BP Station Owners Eye Return To Amoco Days

The current BP logo is displayed on a gas station sign in 2007. i i

hide captionBP's brand is now in question because of public backlash from the oil spill.

Charles Dharapak/AP
The current BP logo is displayed on a gas station sign in 2007.

BP's brand is now in question because of public backlash from the oil spill.

Charles Dharapak/AP
An Amoco sign stands above a gas station in 2005. i i

hide captionLocal gas station owners around the country are considering switching back to this branding, as seen at a Missouri gas station in 2005, to avoid association with BP and its oil spill in the Gulf of Mexico.

James A. Finley/AP
An Amoco sign stands above a gas station in 2005.

Local gas station owners around the country are considering switching back to this branding, as seen at a Missouri gas station in 2005, to avoid association with BP and its oil spill in the Gulf of Mexico.

James A. Finley/AP

About 10,000 BP gas stations crisscross the country. Nearly all are privately owned and operated. Since the Gulf oil spill, there have been protests and vandalism at some stations. Others have seen their business decline. As a result, one idea that has drawn interest among some owners is changing the name of BP stations back to a familiar old brand.

BP and Amoco merged in the late 1990s. Not long after, BP changed the name and logo on thousands of U.S. stations from the familiar red, white and blue torch to BP's green, white and yellow flower. Now, after more than three months of constant reports about the spill and its effect on the Gulf, some have suggested rebranding the local stations back to the Amoco name.

Feelings At The Pump

At a BP on Peachtree Industrial Boulevard in Atlanta, Martha Johnson says she loves BP stations, so to her it doesn't really matter what they're called.

"I think it would be great. Go for it, I'll still be here pumping my gas either way, BP or Amoco," Johnson says.

Another customer who often stops at BP to fill up, Ketan Solanki, says he doesn't think the company should rebrand the stations.

"Keep it the same name. People do mistakes. People get second chances. And they're doing everything that they can. They've owned up to their mistakes, and they are cleaning their mistakes up," Solanki says.

Striving For Independence

Independent stations are going out of their way to tell customers they are not owned by BP. There are signs — both on the convenience store and at the pumps — spelling it out. And BP says it is spending $60 million to help stations — offering cash incentives, reducing credit card fees and paying for a media campaign. One of the ads from that campaign asks: "Have you ever met the owner of a BP station? Chances are you have. Most BP stations are locally owned and operated. So that guy that gave you directions, he might be the owner."

Still, many stations across the country have seen their business drop off.

"We've seen about a 8 to 12 percent decline," says Tom Bower, president of Clipper Petroleum in Georgia.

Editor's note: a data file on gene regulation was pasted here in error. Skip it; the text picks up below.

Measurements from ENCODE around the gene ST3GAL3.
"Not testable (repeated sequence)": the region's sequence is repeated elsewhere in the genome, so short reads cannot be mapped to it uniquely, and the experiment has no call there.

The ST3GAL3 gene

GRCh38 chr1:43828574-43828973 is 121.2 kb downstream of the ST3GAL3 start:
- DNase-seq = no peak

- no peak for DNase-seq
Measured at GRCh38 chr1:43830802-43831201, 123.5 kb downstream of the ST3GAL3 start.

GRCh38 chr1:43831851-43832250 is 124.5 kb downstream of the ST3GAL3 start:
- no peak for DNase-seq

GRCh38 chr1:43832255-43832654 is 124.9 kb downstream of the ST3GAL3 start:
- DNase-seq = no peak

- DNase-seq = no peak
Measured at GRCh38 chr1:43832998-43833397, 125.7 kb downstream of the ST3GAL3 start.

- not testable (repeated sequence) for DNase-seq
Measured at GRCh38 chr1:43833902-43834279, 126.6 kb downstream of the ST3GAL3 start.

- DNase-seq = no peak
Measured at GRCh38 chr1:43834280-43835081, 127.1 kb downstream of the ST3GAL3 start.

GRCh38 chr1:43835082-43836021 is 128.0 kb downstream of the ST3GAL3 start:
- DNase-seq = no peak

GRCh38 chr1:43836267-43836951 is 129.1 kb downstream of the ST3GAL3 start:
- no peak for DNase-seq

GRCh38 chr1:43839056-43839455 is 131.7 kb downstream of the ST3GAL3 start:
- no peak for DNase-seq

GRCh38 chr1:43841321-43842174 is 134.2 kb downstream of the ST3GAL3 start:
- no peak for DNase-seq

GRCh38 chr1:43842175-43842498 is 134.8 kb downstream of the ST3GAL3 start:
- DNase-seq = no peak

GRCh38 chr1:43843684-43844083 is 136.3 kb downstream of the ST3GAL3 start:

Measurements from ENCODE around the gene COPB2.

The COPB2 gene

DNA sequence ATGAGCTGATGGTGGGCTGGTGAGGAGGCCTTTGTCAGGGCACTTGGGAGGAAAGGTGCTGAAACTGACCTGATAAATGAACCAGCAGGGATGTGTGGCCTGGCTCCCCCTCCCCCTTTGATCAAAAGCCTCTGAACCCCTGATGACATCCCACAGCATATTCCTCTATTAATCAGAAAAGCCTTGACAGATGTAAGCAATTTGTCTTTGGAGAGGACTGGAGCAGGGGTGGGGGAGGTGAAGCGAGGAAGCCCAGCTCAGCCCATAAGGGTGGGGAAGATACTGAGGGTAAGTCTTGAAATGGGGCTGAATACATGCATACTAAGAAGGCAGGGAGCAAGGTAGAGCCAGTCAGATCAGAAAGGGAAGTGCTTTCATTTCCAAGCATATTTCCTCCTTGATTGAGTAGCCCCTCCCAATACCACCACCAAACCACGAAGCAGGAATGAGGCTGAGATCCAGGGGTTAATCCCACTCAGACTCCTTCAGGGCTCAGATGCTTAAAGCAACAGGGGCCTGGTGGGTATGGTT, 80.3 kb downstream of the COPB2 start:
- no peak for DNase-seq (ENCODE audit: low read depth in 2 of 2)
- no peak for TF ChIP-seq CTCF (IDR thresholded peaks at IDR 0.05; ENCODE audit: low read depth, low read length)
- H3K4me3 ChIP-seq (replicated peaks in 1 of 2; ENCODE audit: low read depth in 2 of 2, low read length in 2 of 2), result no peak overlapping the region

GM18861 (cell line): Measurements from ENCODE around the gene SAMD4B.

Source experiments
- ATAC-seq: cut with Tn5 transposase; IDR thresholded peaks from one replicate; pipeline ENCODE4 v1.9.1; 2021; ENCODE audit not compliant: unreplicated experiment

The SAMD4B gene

He operates 34 BP stations in the state and supplies 160. His stations bore the Amoco name for decades. He says it's too early to say whether making any changes now would help.

"We love that Amoco brand. But it's been gone for what, 10, 12 years now? I'd have to study a little bit more on it to decide whether that'd be a good thing to do. You know, when you've been gone for a while, people tend to forget," Bower says.

Would Rebranding Work?

There is precedent for changing a company's name. In 1996, a ValuJet plane crashed in the Florida Everglades. The company was reborn as AirTran, a successful regional airline. There is also precedent for companies keeping their names and working to rebuild their image. Take Tylenol, after its capsules were poisoned in the 1980s, and more recently, Toyota, which recalled millions of vehicles for defects.

But Ray Baird of RiechesBaird, a specialist in marketing strategy and corporate branding, says it's not an easy cure.

"I think from a business standpoint ... just switching a name for the sake of switching a name is not a good idea. Consumers can really kind of see through that," Baird says.

He says BP may want to research using a new sub-brand like Amoco. But Baird says that given the right communication and corporate response, the BP name can recover — eventually.

"I don't think it's going to be forgotten by the individuals today that are being affected by it. But the generations behind that — you know as they grow in, how will they understand what BP does? I think that is significant to the longevity of that overall brand," Baird says.

Other marketing experts say it's way too soon to think about dropping the BP brand. They say price, the location of stations and the kind of service they deliver are the keys to where consumers buy gas — regardless of the name or logo on the station.

Comments

 

Please keep your community civil. All comments must follow the NPR.org Community rules and terms of use, and will be moderated prior to posting. NPR reserves the right to use the comments we receive, in whole or in part, and to use the commenter's name and location, in any medium. See also the Terms of Use, Privacy Policy and Community FAQ.

Support comes from: